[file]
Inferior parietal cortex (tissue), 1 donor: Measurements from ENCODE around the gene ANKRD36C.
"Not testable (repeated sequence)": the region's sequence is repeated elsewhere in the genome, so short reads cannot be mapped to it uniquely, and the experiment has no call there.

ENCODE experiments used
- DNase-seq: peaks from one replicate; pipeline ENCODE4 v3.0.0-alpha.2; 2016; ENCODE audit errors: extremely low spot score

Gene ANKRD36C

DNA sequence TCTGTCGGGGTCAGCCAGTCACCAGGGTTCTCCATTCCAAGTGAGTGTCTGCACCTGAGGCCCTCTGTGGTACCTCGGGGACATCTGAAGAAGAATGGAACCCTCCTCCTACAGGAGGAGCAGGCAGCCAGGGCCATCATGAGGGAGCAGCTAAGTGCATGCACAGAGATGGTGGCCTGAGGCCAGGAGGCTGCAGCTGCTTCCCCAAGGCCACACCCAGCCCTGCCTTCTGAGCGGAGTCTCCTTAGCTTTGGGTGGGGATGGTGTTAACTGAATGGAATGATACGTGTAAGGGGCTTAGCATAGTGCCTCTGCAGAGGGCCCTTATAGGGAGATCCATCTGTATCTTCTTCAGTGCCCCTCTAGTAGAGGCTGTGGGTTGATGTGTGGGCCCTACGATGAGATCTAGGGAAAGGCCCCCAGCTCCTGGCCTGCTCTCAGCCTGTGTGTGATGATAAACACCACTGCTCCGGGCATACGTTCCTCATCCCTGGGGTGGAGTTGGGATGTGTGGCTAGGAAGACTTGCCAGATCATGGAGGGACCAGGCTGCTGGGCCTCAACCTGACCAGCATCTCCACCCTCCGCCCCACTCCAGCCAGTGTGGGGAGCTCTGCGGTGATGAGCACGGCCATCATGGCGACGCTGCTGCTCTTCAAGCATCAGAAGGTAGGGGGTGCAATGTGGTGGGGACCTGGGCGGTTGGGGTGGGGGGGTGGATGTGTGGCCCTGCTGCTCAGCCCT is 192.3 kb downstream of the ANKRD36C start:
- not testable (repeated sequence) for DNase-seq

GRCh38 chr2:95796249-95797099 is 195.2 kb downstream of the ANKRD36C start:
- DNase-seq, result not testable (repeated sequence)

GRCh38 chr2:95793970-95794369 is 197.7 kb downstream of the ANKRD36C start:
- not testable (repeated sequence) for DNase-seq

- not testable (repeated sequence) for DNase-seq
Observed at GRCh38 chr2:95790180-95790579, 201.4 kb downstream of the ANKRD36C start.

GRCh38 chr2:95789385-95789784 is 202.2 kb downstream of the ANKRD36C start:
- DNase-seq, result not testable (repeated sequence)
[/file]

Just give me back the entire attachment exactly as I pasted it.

Inferior parietal cortex (tissue), 1 donor: Measurements from ENCODE around the gene ANKRD36C.
"Not testable (repeated sequence)": the region's sequence is repeated elsewhere in the genome, so short reads cannot be mapped to it uniquely, and the experiment has no call there.

ENCODE experiments used
- DNase-seq: peaks from one replicate; pipeline ENCODE4 v3.0.0-alpha.2; 2016; ENCODE audit errors: extremely low spot score

Gene ANKRD36C

DNA sequence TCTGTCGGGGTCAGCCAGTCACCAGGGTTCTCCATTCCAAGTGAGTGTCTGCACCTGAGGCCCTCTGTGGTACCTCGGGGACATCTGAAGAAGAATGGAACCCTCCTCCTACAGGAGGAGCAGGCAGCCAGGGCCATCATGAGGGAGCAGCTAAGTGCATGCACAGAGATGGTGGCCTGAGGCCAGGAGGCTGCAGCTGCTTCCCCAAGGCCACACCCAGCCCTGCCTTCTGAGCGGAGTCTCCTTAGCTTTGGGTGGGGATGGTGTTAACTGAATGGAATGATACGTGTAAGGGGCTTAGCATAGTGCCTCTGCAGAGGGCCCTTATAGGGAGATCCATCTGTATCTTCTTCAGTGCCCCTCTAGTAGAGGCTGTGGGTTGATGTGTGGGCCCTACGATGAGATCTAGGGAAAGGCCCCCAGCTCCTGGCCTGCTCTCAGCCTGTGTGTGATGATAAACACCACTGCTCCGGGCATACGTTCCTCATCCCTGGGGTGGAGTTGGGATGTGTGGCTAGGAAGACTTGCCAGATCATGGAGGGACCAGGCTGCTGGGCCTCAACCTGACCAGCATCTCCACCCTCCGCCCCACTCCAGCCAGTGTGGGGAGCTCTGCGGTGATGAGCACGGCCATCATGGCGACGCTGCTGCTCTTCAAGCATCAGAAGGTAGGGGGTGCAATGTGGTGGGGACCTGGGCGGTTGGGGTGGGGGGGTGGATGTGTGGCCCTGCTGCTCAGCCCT is 192.3 kb downstream of the ANKRD36C start:
- not testable (repeated sequence) for DNase-seq

GRCh38 chr2:95796249-95797099 is 195.2 kb downstream of the ANKRD36C start:
- DNase-seq, result not testable (repeated sequence)

GRCh38 chr2:95793970-95794369 is 197.7 kb downstream of the ANKRD36C start:
- not testable (repeated sequence) for DNase-seq

- not testable (repeated sequence) for DNase-seq
Observed at GRCh38 chr2:95790180-95790579, 201.4 kb downstream of the ANKRD36C start.

GRCh38 chr2:95789385-95789784 is 202.2 kb downstream of the ANKRD36C start:
- DNase-seq, result not testable (repeated sequence)